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My favorite memoir of 2018

I've read a massive amount of nonfiction this year, including memoir, and this is my favorite memoir of 2018.

Unlike many memoirs, there is some political and cultural context here. Also, unlike many memoirs, this is not just the author's story but the story of both sides of her family (going back a couple of generations), the story of a place, a time, class, the politics of the time, farming, etc. So it doesn't suffer from the self-absorption that memoir can. In fact, she leaves so much out of her own story that there are a few lines near the end of the book that are so strange and jarring that I felt like Smarsh had probably written about that particular subject, edited it out of the story, and all that remained were these few lines as an accidental artifact. There are another few lines she tosses in that were kind of shock because it completely changed the way I thought about her and they weren't mentioned till the end. I Googled after reading the book to see if there was anything else by her on audio and--another shock--she's very pretty, but that's pretty much left out of the book and it's that would have informed the story a little more, i.e., her two biggest desires: Not be a teenage mom and to get an education. While I pretty much understood from how Smarsh wrote the story that breaking a generational pattern of teenage motherhood would be difficult, I have to imagine it was even more for a very pretty teenager.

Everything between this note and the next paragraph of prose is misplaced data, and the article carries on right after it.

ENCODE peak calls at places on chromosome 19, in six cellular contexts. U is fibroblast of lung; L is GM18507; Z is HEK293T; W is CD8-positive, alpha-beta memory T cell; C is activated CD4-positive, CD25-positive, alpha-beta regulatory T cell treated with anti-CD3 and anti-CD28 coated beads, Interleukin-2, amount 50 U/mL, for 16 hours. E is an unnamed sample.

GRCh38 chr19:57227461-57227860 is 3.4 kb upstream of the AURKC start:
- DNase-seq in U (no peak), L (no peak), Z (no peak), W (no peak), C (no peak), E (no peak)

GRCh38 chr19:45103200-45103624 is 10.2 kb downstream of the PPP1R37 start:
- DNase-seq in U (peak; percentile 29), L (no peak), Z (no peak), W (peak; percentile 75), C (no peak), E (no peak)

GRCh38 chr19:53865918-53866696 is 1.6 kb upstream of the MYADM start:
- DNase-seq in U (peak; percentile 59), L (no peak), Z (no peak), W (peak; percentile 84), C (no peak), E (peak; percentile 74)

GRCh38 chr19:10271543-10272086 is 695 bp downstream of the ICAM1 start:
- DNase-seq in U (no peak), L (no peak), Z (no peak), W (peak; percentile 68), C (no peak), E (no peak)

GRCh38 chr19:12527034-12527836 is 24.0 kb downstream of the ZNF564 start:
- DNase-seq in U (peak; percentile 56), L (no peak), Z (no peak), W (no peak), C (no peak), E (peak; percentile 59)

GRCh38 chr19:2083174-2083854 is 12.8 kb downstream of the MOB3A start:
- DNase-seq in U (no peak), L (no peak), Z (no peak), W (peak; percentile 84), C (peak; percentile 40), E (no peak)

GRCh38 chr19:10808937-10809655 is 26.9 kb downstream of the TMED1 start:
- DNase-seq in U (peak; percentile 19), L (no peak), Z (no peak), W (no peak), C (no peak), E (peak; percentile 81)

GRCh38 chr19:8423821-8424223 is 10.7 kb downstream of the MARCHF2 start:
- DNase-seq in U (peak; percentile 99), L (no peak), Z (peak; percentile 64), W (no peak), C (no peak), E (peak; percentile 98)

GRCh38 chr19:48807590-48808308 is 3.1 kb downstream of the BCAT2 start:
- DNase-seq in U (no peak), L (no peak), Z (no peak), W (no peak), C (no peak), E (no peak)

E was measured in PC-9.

Don't let the "you" she occasionally addresses put you off. While it is threaded through the book, it fades as the book goes on. It was a sort of interesting literary device and she claims that it's true--she really did speak to that "you" so go with it!

If you don't read a zillion books a year and are choosing between popular ones this year (like Educated), choose this one. The writing is far better and the fact that this isn't a story of a childhood that populated by violent, mentally ill religious nuts, a childhood that most people can't imagine like in Educated, but in the end is so much more interesting says a lot about Smarsh's skill as a writer.

8 of 8 people found this review helpful